Small Business & Startups and Technology

GR Makers’ lock system wins at 5th annual Startup Weekend

The open community lab helps people get stuff done.

February 7, 2014
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Startup Weekend
The winning team produced Maqion, a cloud-connected lock that confirms safety certification before enabling access to heavy equipment. Photo by Mike Nichols

The 5th annual Startup Weekend wasn’t only a testament to West Michigan entrepreneurs, collaboration and hard work.

It was also a testament to how the talent that comes out of GR Makers just plain gets stuff done.

This year’s annual pitch and build startup competition, hosted by The Factory space in downtown Grand Rapids, echoed last year’s event. The winning team once again turned out to be made up of people who already were efficient at working together — although this time it wasn’t Kendall College of Art and Design students.

Four of this year’s six-person, first-place team attend GR Makers, an open community lab that combines elements of a machine shop, a workshop and a design studio inside a 3,200-square-foot space at 401 Hall St. SW.

GR Makers, which runs a free social gathering from 8 p.m.-midnight every Wednesday, is also where the winning idea first came into existence.

“A large portion of us from GR Makers … have a need to lock down our tools and make sure the right people have access to them,” said Samuel Bowles, who served as the team’s business strategist. “So it’s out of the conversations of how to do that, that this idea was born.”

The team developed its idea into a product it calls Maqion, a cloud-connected lock that confirms safety certification before enabling access to heavy equipment and possibly dangerous power tools. Using Instant Lock technology — a type of file security software that locks data — Maqion, a play on the Spanish word for “machine,” allows users to manage machine lockdowns based on safety concerns such as certification, fatigue times, time of day, or employment changes.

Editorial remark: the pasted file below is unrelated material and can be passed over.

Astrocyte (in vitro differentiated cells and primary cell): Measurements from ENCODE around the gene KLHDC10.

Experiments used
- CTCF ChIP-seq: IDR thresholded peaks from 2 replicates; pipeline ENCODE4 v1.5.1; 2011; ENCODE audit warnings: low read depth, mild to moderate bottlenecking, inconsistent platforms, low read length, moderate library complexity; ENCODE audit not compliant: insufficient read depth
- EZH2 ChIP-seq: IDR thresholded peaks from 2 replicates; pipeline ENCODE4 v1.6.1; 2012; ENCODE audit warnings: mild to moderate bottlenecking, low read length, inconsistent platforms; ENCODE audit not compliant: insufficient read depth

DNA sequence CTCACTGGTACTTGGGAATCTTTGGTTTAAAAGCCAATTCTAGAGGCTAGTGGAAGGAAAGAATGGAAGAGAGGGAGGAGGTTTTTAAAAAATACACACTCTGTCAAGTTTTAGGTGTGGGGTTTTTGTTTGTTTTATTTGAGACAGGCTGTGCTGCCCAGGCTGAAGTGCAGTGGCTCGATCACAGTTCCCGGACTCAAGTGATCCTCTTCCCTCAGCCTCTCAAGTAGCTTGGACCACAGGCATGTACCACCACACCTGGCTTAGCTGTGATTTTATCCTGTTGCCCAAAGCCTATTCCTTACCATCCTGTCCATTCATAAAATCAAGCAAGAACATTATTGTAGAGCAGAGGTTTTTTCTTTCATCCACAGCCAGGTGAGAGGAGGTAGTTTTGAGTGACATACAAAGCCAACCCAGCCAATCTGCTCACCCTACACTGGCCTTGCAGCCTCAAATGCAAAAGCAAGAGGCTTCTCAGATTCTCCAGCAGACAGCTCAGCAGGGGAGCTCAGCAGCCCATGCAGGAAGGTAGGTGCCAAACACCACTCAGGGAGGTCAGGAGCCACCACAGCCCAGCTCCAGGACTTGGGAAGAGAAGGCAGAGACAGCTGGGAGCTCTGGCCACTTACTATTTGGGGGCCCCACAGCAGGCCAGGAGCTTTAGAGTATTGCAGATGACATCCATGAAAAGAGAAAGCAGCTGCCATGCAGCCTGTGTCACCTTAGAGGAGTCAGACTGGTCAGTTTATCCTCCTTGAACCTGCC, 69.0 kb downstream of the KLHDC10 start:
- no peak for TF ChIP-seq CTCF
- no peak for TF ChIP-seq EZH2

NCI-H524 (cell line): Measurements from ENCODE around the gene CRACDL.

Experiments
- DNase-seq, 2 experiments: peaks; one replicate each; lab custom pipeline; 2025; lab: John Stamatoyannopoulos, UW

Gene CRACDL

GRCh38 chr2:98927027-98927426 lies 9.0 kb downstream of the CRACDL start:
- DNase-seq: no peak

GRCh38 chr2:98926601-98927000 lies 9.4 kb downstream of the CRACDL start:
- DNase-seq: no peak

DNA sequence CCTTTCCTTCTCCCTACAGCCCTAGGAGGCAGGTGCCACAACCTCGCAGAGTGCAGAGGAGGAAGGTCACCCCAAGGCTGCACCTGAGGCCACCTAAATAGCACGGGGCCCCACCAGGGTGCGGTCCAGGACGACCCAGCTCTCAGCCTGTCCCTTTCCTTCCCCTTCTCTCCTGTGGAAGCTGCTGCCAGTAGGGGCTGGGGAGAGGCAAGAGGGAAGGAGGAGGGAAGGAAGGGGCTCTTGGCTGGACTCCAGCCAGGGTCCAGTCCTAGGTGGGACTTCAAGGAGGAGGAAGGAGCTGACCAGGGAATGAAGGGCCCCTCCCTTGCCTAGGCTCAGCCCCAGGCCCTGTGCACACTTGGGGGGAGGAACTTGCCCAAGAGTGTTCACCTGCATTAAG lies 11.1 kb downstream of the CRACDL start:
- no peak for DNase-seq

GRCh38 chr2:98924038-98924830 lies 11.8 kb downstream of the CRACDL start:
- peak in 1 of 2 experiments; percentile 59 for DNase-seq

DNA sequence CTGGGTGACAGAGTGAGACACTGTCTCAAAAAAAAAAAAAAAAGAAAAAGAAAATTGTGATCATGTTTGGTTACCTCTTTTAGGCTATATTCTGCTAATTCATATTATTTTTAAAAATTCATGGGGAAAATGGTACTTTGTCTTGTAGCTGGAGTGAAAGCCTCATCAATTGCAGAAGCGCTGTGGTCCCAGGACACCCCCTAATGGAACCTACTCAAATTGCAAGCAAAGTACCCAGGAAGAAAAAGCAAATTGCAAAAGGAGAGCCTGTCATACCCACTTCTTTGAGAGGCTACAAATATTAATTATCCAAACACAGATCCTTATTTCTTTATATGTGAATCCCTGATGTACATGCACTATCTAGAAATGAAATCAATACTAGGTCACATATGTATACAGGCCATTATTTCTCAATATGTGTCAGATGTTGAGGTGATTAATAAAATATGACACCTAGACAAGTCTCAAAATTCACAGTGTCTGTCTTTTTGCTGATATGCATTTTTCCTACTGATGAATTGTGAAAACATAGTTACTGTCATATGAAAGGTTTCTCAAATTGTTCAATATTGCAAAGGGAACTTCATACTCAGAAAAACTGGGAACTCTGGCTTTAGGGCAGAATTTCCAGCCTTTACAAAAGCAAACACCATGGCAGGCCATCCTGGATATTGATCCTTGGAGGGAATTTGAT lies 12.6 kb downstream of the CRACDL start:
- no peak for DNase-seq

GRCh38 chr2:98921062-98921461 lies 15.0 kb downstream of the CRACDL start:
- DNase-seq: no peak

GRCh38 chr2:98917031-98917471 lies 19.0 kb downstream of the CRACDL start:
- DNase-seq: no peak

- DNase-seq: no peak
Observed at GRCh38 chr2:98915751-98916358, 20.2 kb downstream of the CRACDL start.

The Maqion team was comprised of Bowles, who handled business strategy; Rich Evenhouse, who handled marketing and branding; Abigail McClung, who handled website and interface design; Mark Farver, who handled electronics and embedded software; Mark Van Holstyn, who handled the web app, site and business strategy; and Ryan Quellet, who handled 3D CAD modeling, renderings and created the physical prototype.

Quellet said the product, made using 3D printing and acrylic, was created in both The Factory and GR Makers’ space.

After a long weekend of developing, marketing, creating and using the lock system, the Maqion team took its place that Sunday before the event’s seven judges: Rick DeVos, founder of Start Garden; Sheila Eddy, Smith Haughey attorney; Laura Vaughn, founder of Sitting in a Tree; Felip Ballesteros, GR Current marketing manager; Terri Shapiro, executive director, brand media relations at Deluxe Corp.; Erik Hall, manager of coLab and president of Lee Shore Ventures; and Michael Marsiglia, vice president of Atomic Object.

The judges voted the team the winner of the $1,000 first prize and for having the Best Business Model, an additional prize of $500.

What’s next for the team involves sleep and more discussions about their product. McClung and Evenhouse, who were the only members of the team who hadn’t attended GR Makers, said they would like to so in the future.

“We came in with an idea to solve a problem that we had. Now that we’re done with this and we’ve gotten the interest that we have, we’re confronted with the reality that we may just have a business,” Bowles said. “So we need to figure out how to do that.”

Aaron Schaap, leader of The Factory and host of the event, praised the team’s efforts, reflecting on the fact that the event was starting to see more physical products as part of the pitches.

“One of the trends we’re starting to see beyond software apps is it’s starting to creep into the physical products,” he said. “I think we had a really good turnout last year with Kendall College winning for U-Turn, and this year with Maqion.”

Startup Weekend at The Factory has grown every year, but it might need to be capped at 150 in attendance, which it reached this year, Schaap said.

“What we might find ourselves doing, potentially, is more startup weekends throughout the year around certain verticals,” he said. “So we might have Startup Weekend: Health Care, or Startup Weekend: Education, or a Startup Weekend just for (students) focused on a specific initiative.”

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